In yesterday’s column I discussed the surprise that Warcraft really doesn’t have any in-game references to the Seven Deadly Sins. There are a couple of weapons (Greed, for example, drops from Mal’Ganis in Culling of Stratholme), but no NPC’s or bosses. Today, let’s take a look at how the concept of each sin keeps players coming back for more in Azeroth.
- Lust – Ok, so perhaps not in a sexual nature, but there is the view that extravagance is an extension of lust, and with that in mind whether it’s achievements, pets, mounts, Arena Victories, or simply just gear, players lust after things to the point of near obsession. In fact, damage meters might be the pinnacle of examples.
- Greed – You could really make the argument that Greed and Lust go hand in hand when one removes the sexual context of Lust, and that’s very well true. While there are many wonderful people in the game, there are equally as many ninjas, elitists, and quite frankly jerks who will stop at nothing to get the best gear or rare item/mount at your expense. Any alleged reason other than Greed is a farce.
- Gluttony – Refraining from a joke about the stereotypical gamer, there is a genuine concern in society that we spend too much time submerging ourselves within the realm of Azeroth. Sure, there’s a load screen suggesting that things be taken in moderation, but I know people who didn’t sleep until they hit 85 and other folks who’ll happily skip eating because they’re too busy raiding. I think Warcraft overindulgence is rare, but it does happen in the game. Again, what’s offered to players is so vast that it’s very easy to get caught up in it to the point where it could be a problem for some.
- Sloth – Remember the folks who didn’t sleep until 85? Well, what about the individuals who ditch social networks, school, work, or even family because they’re happily sitting around playing a game? Yes, Warcraft takes some skill, but again you can be consumed by the game to the point of utter laziness and Acedia.
- Wrath – NERDRAGE!!!! Seriously, every one of us has gotten frustrated at something at some point in-game. Heck, I remember nearly snapping on someone when I died because they had some difficulty clicking the Polymorph spell. Immature, I admit. But if I’m going to call people out for something, there’s nothing wrong with using myself as an example.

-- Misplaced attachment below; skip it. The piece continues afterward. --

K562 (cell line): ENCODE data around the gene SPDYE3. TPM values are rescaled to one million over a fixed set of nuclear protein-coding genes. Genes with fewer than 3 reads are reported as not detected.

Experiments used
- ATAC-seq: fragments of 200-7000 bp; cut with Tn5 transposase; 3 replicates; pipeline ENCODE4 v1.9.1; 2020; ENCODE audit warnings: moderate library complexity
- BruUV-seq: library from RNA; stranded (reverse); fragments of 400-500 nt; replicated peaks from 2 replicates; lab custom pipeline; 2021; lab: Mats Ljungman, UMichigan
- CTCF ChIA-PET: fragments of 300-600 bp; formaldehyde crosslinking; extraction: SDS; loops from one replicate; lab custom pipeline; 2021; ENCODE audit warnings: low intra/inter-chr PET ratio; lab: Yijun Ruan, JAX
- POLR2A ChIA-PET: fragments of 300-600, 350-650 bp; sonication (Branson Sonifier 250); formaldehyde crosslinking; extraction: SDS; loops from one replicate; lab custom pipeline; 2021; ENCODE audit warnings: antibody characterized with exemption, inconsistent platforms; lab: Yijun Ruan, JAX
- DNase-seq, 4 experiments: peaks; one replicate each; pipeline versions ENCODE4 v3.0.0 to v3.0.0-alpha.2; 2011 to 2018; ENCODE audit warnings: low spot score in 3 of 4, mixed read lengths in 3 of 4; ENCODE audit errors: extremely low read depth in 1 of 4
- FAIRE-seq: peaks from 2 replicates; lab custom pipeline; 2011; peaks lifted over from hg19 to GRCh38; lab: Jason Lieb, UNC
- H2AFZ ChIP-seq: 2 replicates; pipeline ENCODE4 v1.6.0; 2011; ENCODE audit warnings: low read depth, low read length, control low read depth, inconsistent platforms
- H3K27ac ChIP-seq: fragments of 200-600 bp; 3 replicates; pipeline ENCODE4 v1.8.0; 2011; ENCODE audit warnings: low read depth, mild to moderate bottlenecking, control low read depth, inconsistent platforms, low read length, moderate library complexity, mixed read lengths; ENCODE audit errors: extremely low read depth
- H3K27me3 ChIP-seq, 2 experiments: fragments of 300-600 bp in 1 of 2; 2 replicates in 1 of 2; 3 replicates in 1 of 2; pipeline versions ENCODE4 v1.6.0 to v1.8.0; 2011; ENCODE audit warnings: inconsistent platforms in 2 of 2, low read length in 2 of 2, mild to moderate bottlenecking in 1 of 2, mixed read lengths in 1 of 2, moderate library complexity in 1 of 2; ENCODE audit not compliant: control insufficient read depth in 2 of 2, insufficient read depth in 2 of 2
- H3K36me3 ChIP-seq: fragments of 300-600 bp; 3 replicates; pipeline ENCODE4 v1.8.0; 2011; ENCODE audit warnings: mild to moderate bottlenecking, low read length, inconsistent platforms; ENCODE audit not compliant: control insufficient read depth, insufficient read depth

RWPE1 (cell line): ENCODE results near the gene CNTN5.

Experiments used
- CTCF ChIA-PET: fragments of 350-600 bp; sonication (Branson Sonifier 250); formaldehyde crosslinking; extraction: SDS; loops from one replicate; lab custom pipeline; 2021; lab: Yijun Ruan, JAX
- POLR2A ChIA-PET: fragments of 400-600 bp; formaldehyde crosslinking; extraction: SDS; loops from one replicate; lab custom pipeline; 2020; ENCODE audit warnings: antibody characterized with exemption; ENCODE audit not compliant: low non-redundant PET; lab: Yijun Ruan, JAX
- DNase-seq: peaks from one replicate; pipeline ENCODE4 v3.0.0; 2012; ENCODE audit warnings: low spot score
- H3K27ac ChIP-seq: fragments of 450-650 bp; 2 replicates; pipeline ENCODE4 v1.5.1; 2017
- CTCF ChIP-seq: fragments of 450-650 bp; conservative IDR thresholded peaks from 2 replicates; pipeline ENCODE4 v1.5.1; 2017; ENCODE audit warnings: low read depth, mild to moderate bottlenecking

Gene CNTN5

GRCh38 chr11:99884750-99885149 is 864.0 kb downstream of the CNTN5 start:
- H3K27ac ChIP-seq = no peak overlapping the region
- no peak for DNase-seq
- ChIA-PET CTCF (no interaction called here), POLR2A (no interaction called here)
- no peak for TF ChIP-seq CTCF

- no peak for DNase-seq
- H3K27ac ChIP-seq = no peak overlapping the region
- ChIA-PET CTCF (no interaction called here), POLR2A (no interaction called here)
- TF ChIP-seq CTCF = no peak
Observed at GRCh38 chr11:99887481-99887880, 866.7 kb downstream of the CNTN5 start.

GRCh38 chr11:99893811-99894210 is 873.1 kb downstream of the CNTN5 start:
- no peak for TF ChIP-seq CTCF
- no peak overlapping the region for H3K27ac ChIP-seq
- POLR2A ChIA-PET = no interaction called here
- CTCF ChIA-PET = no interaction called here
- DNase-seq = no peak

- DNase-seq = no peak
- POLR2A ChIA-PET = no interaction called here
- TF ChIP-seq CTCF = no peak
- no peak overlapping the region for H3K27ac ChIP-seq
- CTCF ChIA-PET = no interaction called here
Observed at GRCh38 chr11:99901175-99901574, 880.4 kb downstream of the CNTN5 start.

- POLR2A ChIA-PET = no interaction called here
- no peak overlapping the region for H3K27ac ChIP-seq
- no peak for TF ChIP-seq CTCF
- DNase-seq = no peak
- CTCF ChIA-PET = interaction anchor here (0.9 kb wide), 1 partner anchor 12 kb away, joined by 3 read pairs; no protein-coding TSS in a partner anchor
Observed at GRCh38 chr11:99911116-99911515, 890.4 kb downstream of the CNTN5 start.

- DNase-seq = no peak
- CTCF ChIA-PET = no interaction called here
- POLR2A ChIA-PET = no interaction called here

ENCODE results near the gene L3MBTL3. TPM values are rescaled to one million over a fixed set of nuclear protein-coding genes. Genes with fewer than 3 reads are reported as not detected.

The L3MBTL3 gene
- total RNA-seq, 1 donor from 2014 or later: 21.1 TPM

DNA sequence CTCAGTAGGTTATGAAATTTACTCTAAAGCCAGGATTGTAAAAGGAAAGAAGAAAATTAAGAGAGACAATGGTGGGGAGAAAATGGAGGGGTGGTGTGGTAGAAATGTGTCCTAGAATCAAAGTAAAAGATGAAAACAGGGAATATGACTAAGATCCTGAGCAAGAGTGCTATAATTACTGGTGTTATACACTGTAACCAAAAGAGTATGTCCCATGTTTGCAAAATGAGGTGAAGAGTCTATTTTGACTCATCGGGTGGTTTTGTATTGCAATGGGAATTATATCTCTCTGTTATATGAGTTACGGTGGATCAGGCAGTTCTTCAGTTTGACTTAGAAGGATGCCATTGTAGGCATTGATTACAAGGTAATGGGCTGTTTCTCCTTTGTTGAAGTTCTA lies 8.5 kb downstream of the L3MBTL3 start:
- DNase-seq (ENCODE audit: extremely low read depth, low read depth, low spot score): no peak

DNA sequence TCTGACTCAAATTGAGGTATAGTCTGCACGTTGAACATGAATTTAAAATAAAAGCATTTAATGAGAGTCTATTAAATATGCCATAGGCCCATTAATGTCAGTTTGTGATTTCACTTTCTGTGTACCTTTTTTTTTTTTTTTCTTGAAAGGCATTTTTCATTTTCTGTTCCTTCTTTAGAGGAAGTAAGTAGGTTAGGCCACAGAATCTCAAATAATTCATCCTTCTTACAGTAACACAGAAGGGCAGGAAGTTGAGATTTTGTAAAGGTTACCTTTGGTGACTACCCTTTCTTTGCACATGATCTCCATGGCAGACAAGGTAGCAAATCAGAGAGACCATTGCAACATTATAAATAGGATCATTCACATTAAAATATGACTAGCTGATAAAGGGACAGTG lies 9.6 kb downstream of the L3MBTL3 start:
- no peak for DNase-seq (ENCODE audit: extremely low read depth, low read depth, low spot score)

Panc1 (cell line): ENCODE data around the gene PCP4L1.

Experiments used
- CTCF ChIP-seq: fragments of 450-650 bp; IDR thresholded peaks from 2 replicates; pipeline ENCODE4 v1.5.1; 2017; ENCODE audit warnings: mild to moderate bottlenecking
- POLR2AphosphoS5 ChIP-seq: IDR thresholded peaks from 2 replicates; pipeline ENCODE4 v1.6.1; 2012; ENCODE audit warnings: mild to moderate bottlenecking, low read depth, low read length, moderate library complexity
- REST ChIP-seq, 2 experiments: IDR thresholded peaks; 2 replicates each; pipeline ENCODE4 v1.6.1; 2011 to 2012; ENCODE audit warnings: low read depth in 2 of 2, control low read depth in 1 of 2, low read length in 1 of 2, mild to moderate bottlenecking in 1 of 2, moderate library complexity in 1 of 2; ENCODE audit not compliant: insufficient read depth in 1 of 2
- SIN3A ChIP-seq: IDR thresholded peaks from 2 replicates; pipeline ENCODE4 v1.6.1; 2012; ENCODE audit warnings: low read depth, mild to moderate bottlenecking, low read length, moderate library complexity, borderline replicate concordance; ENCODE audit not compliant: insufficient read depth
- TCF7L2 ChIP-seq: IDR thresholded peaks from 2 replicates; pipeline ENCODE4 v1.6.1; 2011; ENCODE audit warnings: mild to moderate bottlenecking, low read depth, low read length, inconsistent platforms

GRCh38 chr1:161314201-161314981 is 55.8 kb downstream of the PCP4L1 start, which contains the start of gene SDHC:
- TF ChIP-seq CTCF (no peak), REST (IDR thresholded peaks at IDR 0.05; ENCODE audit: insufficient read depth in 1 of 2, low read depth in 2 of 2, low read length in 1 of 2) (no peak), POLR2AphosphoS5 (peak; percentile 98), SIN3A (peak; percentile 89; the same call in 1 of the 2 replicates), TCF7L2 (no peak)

- Envy – See the first two sins for how this works. You ever see a piece of gear or a mount or pet that someone has that you’ve not seen before? If you don’t Google it, what’s the first thing you do? “Oooh, where’d you get that?” There’s competition in-guild alone just to do new raid content and when someone goes and you don’t, there’s easily a level of envy because you want to be in there experiencing it with the rest of your friends/guildies. This is the biggest sin the game exploits (again, unintentionally). Most of that is human nature: we want what others have.
- Pride – Being the World First at anything carries a title with it. Downing a boss, or topping the dps charts in a 25-man raid. Taming that elusive rare with your Hunter. So many things to be proud of when you accomplish them. In fact, much of the achievement system is based solely around such an emotion. Nothing wrong with having Pride, but Trade elitists take it to the point of being a sin, absolutely.
Now, in discussing all of this, I’m certainly not targeting Blizzard directly. Video game companies make their money off human nature and human nature says we fall victim to these emotions/sins constantly (as a general society, rather than individually per se). So, companies include mechanics that target these aspects in an effort to increase profit by drawing in more players.
I include myself in the player list, but don’t point my finger at you. You know if you fit in here or not. If you do? Not a big deal really. Just thought it made for some interesting food for thought after yesterday’s topic and changes up the material around here for a change.